Friday, November 14, 2014

Next Week in Tickets: Films playing Boston 14 November - 20 November 2014

Hey, cool, two movies by directors I like playing in places you might not expect and some other good stuff.

  • Because Isao Takahata isn't quite so well known as his Studio Ghibli partner Hayao Miyazaki, The Tale of Princess Kaguya is only opening at Apple Cinemas rather than one of the bigger boutique houses, and only twice a day, and probably only the English dub. Still, it's a pretty darn great movie, arguably even better than Miyazaki's The Wind Rises.

    Their iMovieCafe program also opens Kil Dil, a Bollywood action-comedy about two killers trained by the same man who meet a nice girl in Northern India. There's also Pilla Nuvvu Leni Jeevitham, a Telugu language movie I couldn't find anything about.
  • The Coolidge Corner Theatre seems to be the only place with Force Majeure, a pretty darn great Swedish movie about a family on a ski vacation that comes under great stress because of something seemingly small. I believe it's their Oscar submission, and I wouldn't be shocked if it made the cut.

    They've got a guest for the Friday midnight screening of Shock Waves, as director Ken Wiederhorn introduces and faces interrogation for his 1970s horror film about a mad scientist creating zombie stormtroopers for the Nazis (it also plays Saturday night, but that one's just the movie). The guests on Monday evening are the director and others from the Huntington Theatre Company's production of Awake and Sing!, there to introduce a 35mm print of Sweet Smell of Success and how discuss how it relates to their play. There's Open Screen on Tuesday, and an NT Live presentation of Skynight on Thursday.
  • Don't Go Breaking My Heart 2 opens at Regal Fenway, and even if you haven't seen the first - Chinese romantic comedies weren't getting that much play three years ago - it's still a new Johnnie To movie, with the sequel throwing two more characters into the love-triangle mix while still maintaining the across-the-street shenanigans of the first.

    Another noteworthy director this week is Jon Stewart; the Daily Show host makes his feature writing/directing debut with Rosewater, the story of Maziar Bahari (Gael Carcia Bernal), a Canadian journalist of Persian descent who was detained when trying to report on the 2009 Iranian elections. It's playing at Kendall Square, the Embassy, Boston Common, and Fenway.

    Once-noteworthy directors Peter & Bobby Farrelly return with Dumb and Dumber To, a twenty-years-later sequel to their first movie reteaming them with Jim Carrey and Jeff Daniels, who once again play morons on a road trip. It's the weekend's biggest opener, playing at the Capitol, Apple Cambridge, Fenway, Boston Common, Assembly Row, Revere, and the SuperLux.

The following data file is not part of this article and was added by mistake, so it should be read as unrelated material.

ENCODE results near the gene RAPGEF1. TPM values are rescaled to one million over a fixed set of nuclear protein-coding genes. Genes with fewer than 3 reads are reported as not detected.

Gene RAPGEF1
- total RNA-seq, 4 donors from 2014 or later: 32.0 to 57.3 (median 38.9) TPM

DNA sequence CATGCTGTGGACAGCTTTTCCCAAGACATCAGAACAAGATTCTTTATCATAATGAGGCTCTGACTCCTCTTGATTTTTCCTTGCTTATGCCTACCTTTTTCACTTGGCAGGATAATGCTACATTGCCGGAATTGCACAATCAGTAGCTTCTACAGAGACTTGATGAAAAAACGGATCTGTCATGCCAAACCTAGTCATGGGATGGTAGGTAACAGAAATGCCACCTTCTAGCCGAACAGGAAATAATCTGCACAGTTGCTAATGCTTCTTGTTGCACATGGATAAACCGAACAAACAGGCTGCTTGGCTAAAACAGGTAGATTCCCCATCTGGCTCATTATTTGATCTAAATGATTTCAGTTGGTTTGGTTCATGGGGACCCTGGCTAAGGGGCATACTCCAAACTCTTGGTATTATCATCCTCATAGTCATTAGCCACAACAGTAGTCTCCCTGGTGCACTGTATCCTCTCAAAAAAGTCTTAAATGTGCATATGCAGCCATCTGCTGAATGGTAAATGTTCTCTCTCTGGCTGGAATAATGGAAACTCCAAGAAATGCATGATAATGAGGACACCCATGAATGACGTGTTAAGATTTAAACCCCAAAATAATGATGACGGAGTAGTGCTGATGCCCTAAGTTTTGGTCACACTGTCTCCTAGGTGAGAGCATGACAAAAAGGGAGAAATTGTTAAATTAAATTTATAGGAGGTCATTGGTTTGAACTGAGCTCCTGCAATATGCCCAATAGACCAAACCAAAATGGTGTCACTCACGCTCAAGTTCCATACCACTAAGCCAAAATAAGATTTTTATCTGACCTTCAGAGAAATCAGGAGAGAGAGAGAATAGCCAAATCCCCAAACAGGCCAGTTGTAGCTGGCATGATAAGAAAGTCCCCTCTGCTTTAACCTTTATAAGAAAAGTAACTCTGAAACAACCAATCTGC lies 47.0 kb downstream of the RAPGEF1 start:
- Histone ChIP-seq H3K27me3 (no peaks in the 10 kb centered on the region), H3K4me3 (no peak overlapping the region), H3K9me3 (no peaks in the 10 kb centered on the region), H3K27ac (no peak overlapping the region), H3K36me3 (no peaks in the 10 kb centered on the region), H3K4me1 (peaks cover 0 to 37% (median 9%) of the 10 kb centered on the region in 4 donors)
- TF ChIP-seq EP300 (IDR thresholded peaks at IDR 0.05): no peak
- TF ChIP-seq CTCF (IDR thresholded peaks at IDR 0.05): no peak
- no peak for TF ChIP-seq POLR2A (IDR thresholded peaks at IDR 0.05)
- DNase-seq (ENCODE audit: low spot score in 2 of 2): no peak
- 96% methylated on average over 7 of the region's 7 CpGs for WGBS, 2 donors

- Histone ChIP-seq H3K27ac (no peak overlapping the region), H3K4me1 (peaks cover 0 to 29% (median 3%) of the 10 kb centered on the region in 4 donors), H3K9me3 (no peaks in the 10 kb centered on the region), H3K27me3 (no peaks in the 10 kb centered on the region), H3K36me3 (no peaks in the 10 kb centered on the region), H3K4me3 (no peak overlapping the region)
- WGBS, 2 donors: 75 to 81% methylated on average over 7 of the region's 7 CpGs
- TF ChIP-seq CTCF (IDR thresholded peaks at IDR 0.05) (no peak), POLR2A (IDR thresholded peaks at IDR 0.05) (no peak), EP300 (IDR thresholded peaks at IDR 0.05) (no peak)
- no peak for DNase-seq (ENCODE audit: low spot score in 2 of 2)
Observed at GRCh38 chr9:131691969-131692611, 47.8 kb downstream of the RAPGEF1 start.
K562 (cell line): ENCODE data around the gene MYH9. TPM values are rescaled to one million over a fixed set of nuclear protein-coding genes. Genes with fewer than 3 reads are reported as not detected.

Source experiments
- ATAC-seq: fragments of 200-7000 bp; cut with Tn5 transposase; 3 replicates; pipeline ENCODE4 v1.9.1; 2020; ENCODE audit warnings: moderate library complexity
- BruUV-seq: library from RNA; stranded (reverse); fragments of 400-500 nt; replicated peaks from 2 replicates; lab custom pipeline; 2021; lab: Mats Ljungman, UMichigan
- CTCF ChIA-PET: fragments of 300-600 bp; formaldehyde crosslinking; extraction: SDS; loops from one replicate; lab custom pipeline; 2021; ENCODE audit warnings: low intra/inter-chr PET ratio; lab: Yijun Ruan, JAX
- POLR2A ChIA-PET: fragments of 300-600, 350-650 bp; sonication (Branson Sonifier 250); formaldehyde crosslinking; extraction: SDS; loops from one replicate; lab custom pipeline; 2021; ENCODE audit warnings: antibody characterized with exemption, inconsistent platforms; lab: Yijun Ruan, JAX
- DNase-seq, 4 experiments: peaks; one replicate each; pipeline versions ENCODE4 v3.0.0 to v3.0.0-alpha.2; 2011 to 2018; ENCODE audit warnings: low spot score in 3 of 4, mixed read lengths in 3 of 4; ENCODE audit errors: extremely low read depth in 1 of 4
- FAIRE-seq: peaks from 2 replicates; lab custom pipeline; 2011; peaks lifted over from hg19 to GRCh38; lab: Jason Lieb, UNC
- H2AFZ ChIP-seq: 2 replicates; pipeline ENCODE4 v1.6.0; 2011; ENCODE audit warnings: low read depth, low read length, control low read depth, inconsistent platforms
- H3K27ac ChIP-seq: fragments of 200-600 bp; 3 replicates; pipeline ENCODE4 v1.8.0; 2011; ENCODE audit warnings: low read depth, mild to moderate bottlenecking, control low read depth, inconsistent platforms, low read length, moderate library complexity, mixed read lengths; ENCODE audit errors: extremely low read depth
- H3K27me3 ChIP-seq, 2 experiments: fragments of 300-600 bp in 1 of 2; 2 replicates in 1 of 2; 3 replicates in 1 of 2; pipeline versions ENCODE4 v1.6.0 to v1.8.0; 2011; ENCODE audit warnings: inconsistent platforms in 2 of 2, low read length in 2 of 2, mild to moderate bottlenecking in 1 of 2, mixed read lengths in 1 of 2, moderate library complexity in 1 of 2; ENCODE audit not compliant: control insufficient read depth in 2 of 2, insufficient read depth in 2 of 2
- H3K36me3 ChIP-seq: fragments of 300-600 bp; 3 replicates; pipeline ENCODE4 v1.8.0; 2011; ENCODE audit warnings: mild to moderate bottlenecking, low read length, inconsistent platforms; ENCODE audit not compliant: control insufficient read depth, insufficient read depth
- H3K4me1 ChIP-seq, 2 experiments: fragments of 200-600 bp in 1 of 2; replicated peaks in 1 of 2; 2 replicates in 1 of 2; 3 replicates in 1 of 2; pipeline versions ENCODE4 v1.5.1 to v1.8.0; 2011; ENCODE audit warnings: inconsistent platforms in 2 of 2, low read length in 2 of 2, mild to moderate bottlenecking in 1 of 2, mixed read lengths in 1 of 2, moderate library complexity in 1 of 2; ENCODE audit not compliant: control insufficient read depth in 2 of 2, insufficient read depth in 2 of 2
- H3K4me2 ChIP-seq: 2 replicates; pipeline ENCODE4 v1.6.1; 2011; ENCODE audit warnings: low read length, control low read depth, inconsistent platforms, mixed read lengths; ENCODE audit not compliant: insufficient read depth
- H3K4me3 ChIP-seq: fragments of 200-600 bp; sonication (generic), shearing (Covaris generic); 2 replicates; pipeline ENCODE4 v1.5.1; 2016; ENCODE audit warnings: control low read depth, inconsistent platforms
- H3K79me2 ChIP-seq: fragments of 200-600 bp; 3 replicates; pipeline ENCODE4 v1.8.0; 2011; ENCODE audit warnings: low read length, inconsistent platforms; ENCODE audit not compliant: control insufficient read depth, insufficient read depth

Potentially getting lost in the shuffle is Beyond the Lights, with Gugu Mbatha-Raw as an up-and-coming singer and Nate Parker as a cop assigned to guard her who fall hard for each other. It's at Apple, Boston Common, Fenway, Assembly Row, and Revere.

    Boston Common also has a single Friday night show of The Postal Service: Everything Will Change, which is a concert film rather than something about mail delivery; their $6 Sunday/Wednesday rep film is Edward Scissorhands.
  • The Theory of Everything opens at Kendall Square and Boston Common; it's a love story featuring Eddie Redmayne as Stephen Hawking and Felicity Jones as Jane Wilde, two opposites who attracted even before he had to face a terrible diagnosis and what everyone thought would be a short life. The other biography the Kendall gets this week, The Better Angels, has a one-week booking; it stars Braydon Denney as eight-year-old Abraham Lincoln in a close look at the early forces which shaped him. Local historians Gavin Kleespies and John Stauffer will be on hand for the 1:30pm show on Sunday.

    In addition to those two (and Rosewater), there are two special musical presentations: R.E.M. by MTV plays Tuesday night, putting together the story of a band by their appearances on various MTV networks over the past three decades. There's also a Wednesday encore of David Bowie is on Wednesday night.